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Kitto's Popular Cyclopedia of Biblial Literature


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Artaxerx´es, Artachshast. The word, which is supposed to mean great king, is the title under which more than one Persian king is mentioned in the Old Testament.

The first Artachshast is mentioned in Ezra 4:7-24, as the Persian king who, at the instigation of the adversaries of the Jews, obstructed the rebuilding of the Temple, from his time to that of Darius, king of Persia. According to the arguments adduced in the article Ahasuerus this king is the immediate predecessor of Darius Hystaspis, and can be no other than the Magi an impostor, Smerdis, who seized on the throne B.C. 521, and was murdered after a usurpation of less than eight months (Herod. iii. 61-78).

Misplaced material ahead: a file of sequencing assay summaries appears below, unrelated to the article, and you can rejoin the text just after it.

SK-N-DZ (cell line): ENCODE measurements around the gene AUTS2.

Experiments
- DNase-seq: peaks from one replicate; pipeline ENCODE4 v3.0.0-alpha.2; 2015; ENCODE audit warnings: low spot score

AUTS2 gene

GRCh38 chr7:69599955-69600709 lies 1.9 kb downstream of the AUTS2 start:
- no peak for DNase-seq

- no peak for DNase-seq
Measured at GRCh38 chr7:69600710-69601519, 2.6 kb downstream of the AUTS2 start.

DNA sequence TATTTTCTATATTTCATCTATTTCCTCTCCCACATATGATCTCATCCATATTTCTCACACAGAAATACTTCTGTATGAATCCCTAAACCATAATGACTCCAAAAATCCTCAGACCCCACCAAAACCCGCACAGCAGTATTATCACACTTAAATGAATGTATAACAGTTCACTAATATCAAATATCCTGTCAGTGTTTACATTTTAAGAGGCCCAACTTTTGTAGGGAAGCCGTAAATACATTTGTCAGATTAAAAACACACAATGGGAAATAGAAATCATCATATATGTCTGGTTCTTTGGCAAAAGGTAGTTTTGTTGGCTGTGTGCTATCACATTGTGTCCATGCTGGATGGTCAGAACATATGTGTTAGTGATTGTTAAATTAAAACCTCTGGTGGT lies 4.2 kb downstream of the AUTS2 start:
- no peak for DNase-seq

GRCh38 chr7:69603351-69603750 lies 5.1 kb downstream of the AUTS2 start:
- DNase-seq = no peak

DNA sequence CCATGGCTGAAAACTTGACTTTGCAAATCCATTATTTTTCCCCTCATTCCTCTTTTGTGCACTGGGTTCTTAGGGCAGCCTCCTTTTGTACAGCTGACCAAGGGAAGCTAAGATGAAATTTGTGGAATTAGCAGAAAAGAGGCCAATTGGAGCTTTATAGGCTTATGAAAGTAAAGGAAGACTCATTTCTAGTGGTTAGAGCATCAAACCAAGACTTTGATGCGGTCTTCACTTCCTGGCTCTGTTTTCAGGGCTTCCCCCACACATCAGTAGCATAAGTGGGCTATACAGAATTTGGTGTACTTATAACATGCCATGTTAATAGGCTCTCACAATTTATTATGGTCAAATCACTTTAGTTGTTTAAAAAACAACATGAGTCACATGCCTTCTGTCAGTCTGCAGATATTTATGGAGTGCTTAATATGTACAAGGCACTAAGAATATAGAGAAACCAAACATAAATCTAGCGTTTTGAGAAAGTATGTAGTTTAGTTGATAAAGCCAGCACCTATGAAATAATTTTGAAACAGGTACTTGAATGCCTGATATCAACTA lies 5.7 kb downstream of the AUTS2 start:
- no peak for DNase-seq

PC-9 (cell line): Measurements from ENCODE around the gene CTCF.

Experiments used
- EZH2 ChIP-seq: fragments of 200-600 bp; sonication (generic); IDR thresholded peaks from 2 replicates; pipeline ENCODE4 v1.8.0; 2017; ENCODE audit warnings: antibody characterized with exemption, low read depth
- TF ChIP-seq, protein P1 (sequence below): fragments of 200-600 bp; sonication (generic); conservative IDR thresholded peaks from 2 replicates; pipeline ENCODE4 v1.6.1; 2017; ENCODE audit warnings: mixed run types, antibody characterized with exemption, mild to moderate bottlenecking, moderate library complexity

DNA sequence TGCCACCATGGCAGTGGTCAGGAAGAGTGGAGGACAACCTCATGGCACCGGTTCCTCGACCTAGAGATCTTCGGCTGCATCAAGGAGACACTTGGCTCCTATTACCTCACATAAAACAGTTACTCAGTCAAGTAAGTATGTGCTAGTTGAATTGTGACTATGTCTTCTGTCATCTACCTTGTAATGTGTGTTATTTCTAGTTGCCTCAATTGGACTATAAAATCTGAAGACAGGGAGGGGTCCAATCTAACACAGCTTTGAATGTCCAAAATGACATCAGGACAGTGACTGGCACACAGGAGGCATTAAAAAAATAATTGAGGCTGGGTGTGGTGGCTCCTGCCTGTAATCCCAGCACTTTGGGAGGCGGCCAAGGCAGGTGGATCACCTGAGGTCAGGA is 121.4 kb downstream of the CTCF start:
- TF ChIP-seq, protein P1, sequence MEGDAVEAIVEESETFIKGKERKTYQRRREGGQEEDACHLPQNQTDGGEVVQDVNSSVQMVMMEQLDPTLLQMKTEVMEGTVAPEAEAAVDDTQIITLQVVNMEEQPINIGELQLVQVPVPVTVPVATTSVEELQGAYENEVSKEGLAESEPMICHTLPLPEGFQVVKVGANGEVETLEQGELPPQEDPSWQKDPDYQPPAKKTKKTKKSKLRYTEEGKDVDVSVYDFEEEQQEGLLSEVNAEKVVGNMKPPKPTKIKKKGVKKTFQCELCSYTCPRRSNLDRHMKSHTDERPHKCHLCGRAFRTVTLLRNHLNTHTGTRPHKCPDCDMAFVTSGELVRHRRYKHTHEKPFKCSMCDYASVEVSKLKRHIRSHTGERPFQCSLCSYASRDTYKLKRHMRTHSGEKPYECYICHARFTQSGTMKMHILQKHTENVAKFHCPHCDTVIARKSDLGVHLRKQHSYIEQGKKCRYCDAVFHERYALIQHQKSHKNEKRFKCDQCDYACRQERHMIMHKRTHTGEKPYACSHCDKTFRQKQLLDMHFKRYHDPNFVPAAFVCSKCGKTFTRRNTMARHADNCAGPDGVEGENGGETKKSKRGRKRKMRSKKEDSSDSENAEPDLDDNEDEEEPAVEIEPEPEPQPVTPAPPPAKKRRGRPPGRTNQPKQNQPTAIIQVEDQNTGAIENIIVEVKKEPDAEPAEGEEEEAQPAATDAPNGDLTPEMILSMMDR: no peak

As to the second Artachshast in the seventh year of whose reign Ezra led a second colony of the Jewish exiles back to Jerusalem (Ezra 7:1, sq.), the opinions are divided between Xerxes and his son Artaxerxes Longimanus, and it is difficult, if not impossible, to arrive at any certain conclusion on the subject.

The third Artachshast is the Persian king who, in the twentieth year of his reign, considerately allowed Nehemiah to go to Jerusalem for the furtherance of purely national objects, invested him with the government of his own people, and allowed him to remain there for twelve years (Nehemiah 2:1, sq.; 5:14). It is almost unanimously agreed that the king here intended is Artaxerxes Longimanus, who reigned from the year 464 to 425 B.C.





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Kitto, John, ed. Entry for 'Artaxerxes'. "Kitto's Popular Cyclopedia of Biblial Literature".

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